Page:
Egyptian multiplication is slightly different from Russian Peasants’:

http://www.cut-the-knot.org/Curriculum/Algebra/EgyptianMultiplication.shtml

April 24, 2011 at 4:46 pm |

Thanks Alexander (for this and your other multiplication links today)! My impression had been that there were two Egyptian methods, one of which was the same as what is called Russian multiplication, but I haven’t looked at the original sources. [I think there’s a copy of the Ahmes/Rhind Papyrus at one of the libraries in town, so once finals are done I ought to be able to verify one way or the other so that I can at least be accurate in my future teaching.]

September 21, 2011 at 3:11 am |

how the heck did you come up with this stuff

September 21, 2011 at 3:21 am |

you do know there are really 26 since you put 5 and a half

September 21, 2011 at 4:17 am |

I think that there are probably more than this, since there are a lot of places where we don’t know how the people used to multiply. This is one of my favorite topics. 🙂

September 24, 2011 at 12:10 pm |

I would like to add one more way to multiply: See here:@ http://wpgaurav.wordpress.com/2011/08/31/do-you-multiply-this-way/

September 24, 2011 at 11:49 pm |

I forgot to mention the Schönhage-Strassen algorithm for multiplying extremely large numbers using the Discrete Fourier Transform (DFT). Once a mathematical curiosity, it is now in widespread use on computers as part of the Great Internet Mersenne Prime search, which tests numbers of a specific form with millions of digits to see whether they are primes. It has found 13 Mersenne primes in 15 years.

There are numerous other digital techniques for integers of 32, 64, or some other modest numbers of bits, and for floating point numbers in various sizes, including many implemented on integrated circuits in signal processors and microprocessors. Some can be found in various computer design textbooks, such as Digital Systems: Hardware Organization and Design, by Frederick J. Hill and Gerald R. Peterson.

Representing integers in forms other than decimal notation permits many other methods. For example, integers represented by their prime factors can be multiplied just by counting up how many of each prime factor there are in each number to be multiplied. As a trivial example, 32 is 2⁵, and 64 is 2⁶, so their product is 2¹¹. This representation makes addition much more difficult, however.

Several methods, such as Egyptian and Russian peasant multiplication, are essentially equivalent to various forms of multiplication for binary numbers.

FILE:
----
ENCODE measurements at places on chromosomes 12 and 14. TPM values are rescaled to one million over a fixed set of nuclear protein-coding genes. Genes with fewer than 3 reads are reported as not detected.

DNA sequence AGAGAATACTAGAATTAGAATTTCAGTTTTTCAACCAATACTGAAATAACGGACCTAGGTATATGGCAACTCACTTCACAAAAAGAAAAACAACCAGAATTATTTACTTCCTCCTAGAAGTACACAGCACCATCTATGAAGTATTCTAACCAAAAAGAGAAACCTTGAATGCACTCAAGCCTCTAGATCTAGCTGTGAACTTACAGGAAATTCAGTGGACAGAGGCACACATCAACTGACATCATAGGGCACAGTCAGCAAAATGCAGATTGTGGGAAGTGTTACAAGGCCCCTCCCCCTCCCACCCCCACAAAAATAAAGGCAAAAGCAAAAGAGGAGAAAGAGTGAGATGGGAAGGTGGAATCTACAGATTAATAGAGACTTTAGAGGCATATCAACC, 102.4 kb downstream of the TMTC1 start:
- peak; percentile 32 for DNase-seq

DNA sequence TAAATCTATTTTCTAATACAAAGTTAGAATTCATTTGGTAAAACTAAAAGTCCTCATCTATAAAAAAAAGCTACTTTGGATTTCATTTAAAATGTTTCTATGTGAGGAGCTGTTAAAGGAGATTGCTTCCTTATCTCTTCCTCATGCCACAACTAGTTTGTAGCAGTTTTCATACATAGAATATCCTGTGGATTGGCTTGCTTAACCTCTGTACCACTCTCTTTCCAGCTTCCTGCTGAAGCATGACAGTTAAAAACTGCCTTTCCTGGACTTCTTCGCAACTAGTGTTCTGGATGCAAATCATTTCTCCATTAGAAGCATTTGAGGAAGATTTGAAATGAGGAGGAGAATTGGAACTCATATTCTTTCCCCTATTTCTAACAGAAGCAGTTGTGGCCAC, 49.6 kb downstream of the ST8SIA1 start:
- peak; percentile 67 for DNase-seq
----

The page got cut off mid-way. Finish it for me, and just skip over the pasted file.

September 25, 2011 at 7:49 am |

Gaurav, I think that’s the same as Crocetta, which is already in the list — I liked how you color coded the lines in a single pattern, though.

mokurai, I’ve wondered about whether or not to include multiplication in different bases as each being different. It is in a way, though, and I’ll look at the book you mentioned — thanks!

August 8, 2012 at 3:04 am |

Thanks a lot for this quite a long list of very useful links! They really helped me today in my work.

January 7, 2013 at 1:26 pm |

I suggest you do a Google search on “geometric compass Galileo”

I think it overlaps here with a couple methods above but I think it should be mentioned somewhere in the list.

January 7, 2013 at 1:57 pm |

I just wanted to add that the geometric compass of Galileo is also known under English Sector or French Sector like this:

http://sliderulemuseum.com/Rarities.htm

March 27, 2013 at 3:46 am |

very nice

April 3, 2013 at 10:24 pm |

I am trying to find the name and book of a Naval architect who was throw in concentration camp in WW 2 who devised and later on wrote the book on alternate method of calculations the technique could beat a calculator. Can someone help.

July 27, 2014 at 8:15 am |

I read about this method (and the person who came up with it) in the 1950s while in a barbershop waiting for my haircut. Have thought about it frequently in recent years as the math-teaching discussion continues.

March 8, 2014 at 10:24 am |

Thanks for posting it was really helpful but do you have the chinise method

March 8, 2014 at 12:44 pm |

I don’t think so, boy, unless you mean on an abacus. What method are you thinking of?

August 21, 2014 at 6:24 am |

Well I m really confused with all those methods , what I m looking for , if some one can help , is ..another 5 methods NOT given in the 25 list….. Anyone please ????? Thanks

September 20, 2015 at 8:37 am |